Growth and changing markets boost innovation at Wärtsilä
Wärtsilä article October 2012
The article was first published in Scanorama's Nordic Business 2012 supplement in October 2012
Three years ago, Wärtsilä revamped its innovation strategy to generate new business, improve operations and accelerate innovation. Ilari Kallio, New Technologies and Innovation General Manager, explains how Wärtsilä is building a culture of innovation by bringing together the creativity and capabilities of its employees globally.
As a global leader in providing power solutions for the marine and energy industries, Wärtsilä is actually positioned very close to energy consumers. In a world where CO2 emissions, energy demand and environmental issues are in the spotlight, every one of us is touched by power generation – it heats our homes, switches on the lights and cooks our food.
Wärtsilä has a history of innovation, being first in the market with dual-fuel engines, for example. Over the past decade the company has experienced of significant growth. Mr. Kallio explains “Rapid growth brings challenges, but it also brings several opportunities. When you are growing quickly in a short time frame, it can be difficult to manage innovation potential across 170 locations and 70 countries.” A new strategy was developed, but innovation culture does not come easily, consistent work and actions with longer term focus need to be taken to improve it “R&D is about knowledge and that knowledge is in our people,” he states unequivocally. “For some time, we had been looking for a way to harvest the creativity and ideas of our employees worldwide.” The solution, an internal system called MyDea, emerged from the new strategy. To date, this unique intranet service has received some 1500 submissions. 100 new initiatives continue to pour in every month. Whether big or small, each submission is evaluated by a subject matter expert. ”Naturally, we don’t intend to implement them all. Innovation is about taking a good idea and putting this to use to generate value – after all an idea which does not bring any value is not an innovation, it is just an idea. There may also be really good ideas, but which are not aligned with our strategy.” This is where connecting with start-up companies, universities, institutes, public agencies, and other industry players can help.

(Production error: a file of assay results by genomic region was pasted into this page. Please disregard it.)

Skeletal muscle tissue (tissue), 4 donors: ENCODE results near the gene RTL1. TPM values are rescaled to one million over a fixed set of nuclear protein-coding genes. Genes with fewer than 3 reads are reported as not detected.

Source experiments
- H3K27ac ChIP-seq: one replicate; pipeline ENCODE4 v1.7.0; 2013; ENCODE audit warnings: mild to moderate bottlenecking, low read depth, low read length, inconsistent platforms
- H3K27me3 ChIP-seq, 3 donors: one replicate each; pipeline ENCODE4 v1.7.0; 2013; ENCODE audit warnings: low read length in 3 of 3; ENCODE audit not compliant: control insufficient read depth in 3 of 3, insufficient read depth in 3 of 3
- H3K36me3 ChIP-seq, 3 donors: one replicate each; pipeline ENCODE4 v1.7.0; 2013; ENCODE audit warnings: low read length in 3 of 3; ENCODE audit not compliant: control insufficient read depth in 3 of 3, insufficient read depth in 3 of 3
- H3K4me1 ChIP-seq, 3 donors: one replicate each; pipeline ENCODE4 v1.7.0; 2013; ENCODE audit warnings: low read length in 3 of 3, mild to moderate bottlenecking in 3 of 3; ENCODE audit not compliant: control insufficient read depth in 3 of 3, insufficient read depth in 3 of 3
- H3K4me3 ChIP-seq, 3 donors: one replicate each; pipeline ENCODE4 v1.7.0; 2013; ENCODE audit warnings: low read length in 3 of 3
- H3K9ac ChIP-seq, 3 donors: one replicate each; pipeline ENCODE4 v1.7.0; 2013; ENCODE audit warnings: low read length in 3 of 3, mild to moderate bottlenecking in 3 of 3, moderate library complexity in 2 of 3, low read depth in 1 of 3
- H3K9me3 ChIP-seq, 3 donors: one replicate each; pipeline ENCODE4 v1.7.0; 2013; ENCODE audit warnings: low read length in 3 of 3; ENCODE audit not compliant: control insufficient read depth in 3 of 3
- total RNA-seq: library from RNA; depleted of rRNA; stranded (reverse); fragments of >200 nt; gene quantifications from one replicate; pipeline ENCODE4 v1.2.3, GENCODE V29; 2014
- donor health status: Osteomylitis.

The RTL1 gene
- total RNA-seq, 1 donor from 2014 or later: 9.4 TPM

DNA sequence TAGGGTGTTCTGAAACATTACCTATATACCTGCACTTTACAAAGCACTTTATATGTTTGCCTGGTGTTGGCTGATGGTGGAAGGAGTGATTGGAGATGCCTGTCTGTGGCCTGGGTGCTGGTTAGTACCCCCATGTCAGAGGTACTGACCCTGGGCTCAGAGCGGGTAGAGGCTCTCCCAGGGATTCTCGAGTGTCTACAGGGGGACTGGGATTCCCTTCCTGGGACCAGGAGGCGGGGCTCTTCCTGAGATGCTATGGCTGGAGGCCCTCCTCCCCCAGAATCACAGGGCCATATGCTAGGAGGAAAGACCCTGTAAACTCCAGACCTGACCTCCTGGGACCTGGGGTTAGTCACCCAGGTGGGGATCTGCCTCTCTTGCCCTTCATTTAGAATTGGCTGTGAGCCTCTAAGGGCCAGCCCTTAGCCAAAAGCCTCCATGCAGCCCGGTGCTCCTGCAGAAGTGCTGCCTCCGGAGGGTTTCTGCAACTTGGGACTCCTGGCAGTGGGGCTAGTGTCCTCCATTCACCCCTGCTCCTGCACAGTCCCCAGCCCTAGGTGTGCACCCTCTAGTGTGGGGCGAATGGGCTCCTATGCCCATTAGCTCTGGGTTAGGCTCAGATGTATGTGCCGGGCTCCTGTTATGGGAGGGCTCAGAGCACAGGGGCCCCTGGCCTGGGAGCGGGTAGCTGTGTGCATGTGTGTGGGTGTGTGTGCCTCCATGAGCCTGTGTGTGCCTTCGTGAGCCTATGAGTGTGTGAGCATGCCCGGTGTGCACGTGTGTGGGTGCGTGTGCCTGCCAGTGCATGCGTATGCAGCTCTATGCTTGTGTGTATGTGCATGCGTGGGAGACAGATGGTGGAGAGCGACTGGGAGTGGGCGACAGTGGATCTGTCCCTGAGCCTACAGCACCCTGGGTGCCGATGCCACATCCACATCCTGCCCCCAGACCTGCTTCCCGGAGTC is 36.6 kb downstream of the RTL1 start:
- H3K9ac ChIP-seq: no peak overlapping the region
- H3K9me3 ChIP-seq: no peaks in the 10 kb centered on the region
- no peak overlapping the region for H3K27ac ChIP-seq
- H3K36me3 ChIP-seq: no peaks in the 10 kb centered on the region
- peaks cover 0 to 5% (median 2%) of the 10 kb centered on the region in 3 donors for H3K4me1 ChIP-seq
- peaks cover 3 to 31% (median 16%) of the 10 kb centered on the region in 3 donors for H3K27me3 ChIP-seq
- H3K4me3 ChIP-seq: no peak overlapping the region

Wärtsilä is involved in various programs in Finland and other Nordic countries - through which ideas and innovations, which are not in line with Wärtsilä’s strategy, can be developed further extramural – outside corporate walls. Two examples of such activities are a Finnish initiative called Innovation Mill and a business incubation program coordinated by Encubator AB in Sweden. “Working through these external networks, we are able to spin out ideas and allow someone else to take them further to generate new business and ventures.
”Furthermore, Wärtsilä is participating in various research & development co-operation programmes on national, EU level and globally. One example is a so called HERCULES project, which is a EC-funded research programme, a co-operation between engine manufacturers, companies and universities. The aim of this long-term programme is higher efficiency, reduced emissions, and increased reliability for marine power solutions.
One of the ongoing mega trends globally is that the demand for energy is increasing while environmental issues are driving policy-making. The ongoing drive towards low carbon energy systems is creating strong growth in the utilization of renewable energy sources. However, high shares of variable wind and solar generating capacity create major balancing challenges for power systems. These realities are pushing the boundaries of technology and bringing competitive advantages. “If energy production and consumption are not in balance, the power grid will go down and the lights will go out.” However, Mr. Kallio points out, “we can offer a highly efficient and dynamic technical solution, Smart Power Generation, which follows power production needs rapidly and reliably, using a large variety of liquid and gaseous fuels and being able to switch these seamlessly, ‘on the fly’ This type of innovation is a direct result of shifting trends - helping to cut emissions, supporting the development and the use of renewable energy sources, and meeting increasing energy demand.”